Michael S. Tomczyk 
Technology - Innovation - Education
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Radical Innovations Looming on the Near Horizon...

Innovation is the implementation of a new idea, concept or invention.  The implementation can come from proof of concept in a laboratory, a diagram in a patent filing, a pilot project, or a commercial product or application.  Innovations are emerging every day.  They can be incremental and gradual, or radical and disruptive.  They can involve processes or products, as well as new business models and market strategies. 
 
A radical innovation is an emerging technology that improves on existing technologies, enables new applications, and changes behaviors and patterns of consumption Radical innovations can come from small entrepreneurial startups, university science projects, government initiatives and corporate R&D.  Many large corporations have developed "cultures of innovation" and "innovation ecosystems" that provide a continual flow of emerging technologies and applications (GE, Google, IBM, Intel, and Procter and Gamble are a few examples).  Radical innovations are riskier, more expensive and take longer to develop than incremental innovations - but they provide a source of long term growth that is essential for large corporations and also create unique opportunities for entrepreneurs who have the passion and commitment to stay the course. 
 
Most radical innovations can be found in specialized or high priced niches such as university labs, defense-aerospace or government projects before they reach the mass market.  By learning to scan for these innovations as they emerge, you can 'read the future' - and anticipate many of the exciting breakthroughs that will transform industries and markets.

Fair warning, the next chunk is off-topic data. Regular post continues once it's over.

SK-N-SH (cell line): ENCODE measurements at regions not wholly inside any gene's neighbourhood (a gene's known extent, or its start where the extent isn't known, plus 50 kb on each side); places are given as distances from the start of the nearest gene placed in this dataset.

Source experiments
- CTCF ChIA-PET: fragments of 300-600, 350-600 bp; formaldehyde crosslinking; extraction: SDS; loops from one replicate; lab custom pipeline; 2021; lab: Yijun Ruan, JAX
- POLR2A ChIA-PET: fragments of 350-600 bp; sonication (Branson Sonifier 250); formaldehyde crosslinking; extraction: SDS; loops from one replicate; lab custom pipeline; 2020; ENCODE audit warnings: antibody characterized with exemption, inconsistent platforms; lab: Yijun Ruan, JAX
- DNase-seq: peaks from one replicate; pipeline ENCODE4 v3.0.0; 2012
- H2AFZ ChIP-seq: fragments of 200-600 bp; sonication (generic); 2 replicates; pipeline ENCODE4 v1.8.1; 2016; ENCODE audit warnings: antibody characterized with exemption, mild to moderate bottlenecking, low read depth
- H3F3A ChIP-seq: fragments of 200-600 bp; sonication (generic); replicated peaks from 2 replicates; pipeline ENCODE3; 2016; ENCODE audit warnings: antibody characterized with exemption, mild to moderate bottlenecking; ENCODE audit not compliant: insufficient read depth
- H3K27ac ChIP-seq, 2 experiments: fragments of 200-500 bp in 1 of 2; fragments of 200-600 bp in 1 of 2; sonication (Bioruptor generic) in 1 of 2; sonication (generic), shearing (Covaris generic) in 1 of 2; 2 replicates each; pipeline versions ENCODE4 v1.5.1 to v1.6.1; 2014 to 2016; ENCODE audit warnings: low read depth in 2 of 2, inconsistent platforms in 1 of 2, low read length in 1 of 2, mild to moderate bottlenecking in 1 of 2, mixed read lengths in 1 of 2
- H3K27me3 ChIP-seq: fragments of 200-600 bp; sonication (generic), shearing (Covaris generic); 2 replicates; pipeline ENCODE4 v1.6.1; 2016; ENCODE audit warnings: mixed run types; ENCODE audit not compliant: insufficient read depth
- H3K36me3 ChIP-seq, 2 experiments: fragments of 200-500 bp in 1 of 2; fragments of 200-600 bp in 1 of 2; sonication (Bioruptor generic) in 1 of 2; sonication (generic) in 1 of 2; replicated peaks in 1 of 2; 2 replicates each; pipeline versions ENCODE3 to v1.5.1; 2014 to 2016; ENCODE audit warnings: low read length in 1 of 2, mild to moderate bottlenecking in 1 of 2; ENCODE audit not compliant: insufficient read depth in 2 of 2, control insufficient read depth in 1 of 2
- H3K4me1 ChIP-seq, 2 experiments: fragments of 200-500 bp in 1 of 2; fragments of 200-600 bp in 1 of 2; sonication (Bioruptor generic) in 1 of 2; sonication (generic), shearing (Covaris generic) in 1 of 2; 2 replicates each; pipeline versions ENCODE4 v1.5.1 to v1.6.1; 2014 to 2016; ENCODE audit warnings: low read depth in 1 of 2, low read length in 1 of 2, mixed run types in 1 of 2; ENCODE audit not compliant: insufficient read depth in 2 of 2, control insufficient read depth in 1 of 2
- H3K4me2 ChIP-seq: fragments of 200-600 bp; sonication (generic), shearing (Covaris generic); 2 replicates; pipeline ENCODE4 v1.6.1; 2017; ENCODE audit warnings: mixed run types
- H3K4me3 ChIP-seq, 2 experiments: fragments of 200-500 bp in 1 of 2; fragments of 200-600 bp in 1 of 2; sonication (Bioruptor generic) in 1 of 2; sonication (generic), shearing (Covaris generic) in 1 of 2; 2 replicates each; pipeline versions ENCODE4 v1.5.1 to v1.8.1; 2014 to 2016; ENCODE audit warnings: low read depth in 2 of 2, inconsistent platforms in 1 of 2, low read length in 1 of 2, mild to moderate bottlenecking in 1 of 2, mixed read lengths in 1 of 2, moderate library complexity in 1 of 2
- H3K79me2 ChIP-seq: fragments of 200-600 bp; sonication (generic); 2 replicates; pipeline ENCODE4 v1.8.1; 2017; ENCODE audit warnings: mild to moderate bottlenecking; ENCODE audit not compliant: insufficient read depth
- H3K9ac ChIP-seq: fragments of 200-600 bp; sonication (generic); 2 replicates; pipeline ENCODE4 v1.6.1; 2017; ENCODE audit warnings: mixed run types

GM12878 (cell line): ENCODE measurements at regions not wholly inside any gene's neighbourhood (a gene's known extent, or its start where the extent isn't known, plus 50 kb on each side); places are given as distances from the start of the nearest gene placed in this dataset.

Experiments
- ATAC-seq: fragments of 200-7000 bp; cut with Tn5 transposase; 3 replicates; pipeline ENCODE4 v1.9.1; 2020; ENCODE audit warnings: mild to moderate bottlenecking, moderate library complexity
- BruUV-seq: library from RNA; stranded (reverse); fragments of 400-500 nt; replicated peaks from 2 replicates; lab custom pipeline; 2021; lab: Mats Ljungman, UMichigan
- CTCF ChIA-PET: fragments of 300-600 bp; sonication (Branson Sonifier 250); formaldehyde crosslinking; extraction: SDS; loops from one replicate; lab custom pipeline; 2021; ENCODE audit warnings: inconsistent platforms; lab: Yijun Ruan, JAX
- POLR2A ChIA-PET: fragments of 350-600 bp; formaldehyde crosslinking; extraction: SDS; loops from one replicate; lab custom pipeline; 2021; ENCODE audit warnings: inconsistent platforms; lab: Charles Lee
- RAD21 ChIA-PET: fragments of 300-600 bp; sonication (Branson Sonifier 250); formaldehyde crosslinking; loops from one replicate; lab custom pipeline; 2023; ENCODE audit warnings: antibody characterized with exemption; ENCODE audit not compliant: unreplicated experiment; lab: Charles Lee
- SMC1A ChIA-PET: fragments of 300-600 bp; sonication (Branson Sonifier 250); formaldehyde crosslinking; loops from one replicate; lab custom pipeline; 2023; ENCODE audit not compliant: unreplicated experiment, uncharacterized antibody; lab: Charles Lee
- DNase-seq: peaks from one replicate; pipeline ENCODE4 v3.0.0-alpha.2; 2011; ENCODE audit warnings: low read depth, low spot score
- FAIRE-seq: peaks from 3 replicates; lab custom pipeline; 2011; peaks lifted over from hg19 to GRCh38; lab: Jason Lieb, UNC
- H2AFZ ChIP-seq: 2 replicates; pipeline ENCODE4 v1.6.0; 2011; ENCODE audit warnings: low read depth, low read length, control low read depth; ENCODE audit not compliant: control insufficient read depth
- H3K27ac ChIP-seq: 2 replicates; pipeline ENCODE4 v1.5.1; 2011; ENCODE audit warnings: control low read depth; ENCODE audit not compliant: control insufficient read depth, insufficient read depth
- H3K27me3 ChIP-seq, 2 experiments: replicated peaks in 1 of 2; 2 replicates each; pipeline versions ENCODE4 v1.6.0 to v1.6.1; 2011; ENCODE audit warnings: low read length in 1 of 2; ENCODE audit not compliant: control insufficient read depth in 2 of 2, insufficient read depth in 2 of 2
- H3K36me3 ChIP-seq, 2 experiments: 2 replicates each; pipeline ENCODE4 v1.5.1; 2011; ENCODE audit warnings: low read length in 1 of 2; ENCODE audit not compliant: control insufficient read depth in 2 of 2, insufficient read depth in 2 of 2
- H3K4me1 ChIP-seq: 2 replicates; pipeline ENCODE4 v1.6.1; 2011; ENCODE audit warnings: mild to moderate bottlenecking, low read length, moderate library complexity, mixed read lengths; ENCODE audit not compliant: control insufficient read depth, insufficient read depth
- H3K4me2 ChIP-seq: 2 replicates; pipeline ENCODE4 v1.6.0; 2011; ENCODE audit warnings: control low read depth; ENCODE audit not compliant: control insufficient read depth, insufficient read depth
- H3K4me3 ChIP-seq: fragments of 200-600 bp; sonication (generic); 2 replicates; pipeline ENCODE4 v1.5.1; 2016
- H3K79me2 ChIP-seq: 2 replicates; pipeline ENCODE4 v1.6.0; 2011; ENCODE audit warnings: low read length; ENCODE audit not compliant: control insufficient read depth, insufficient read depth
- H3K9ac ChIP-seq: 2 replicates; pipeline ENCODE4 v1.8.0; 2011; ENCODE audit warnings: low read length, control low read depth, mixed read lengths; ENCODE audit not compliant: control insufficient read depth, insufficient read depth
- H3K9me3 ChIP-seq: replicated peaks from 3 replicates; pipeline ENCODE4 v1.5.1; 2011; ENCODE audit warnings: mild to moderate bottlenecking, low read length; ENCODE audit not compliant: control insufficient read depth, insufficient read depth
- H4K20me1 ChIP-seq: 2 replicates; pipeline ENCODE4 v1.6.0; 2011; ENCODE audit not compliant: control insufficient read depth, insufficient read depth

A Glimpse of the Future: Included below are some radical innovations that I've come across in my research for writing, speaking and teaching projects. Many of the business and technology leaders who are leading these initiatives are friends and colleagues.  Several have provided interviews for my book-in-progress on nanoinnovation, or presented at the annual Emerging Technologies Update Day I host at Wharton.  It is not difficult to see the future, if you teach yourself how to read the signals.  In these very brief snapshots below I've included the innovation, one or two images, and links to the company, news and videos.  I call this a "glimpse of the future" because all of these innovations are still evolving and emerging. 
 
 

 

How YOU can 

scan the future...

I'm a technology maven with an insatiable appetite for innovation.  To keep current, I estimate that I read as many as 35,000 headlines each year. 
 
Here's how I do it: I use iGoogle and RSS feeds to automatically deliver headlings from New Scientist, Scientific American, Nanowerk and other sources...so I see research breakthroughs, awards, medical and business news, etc. as soon as they occur.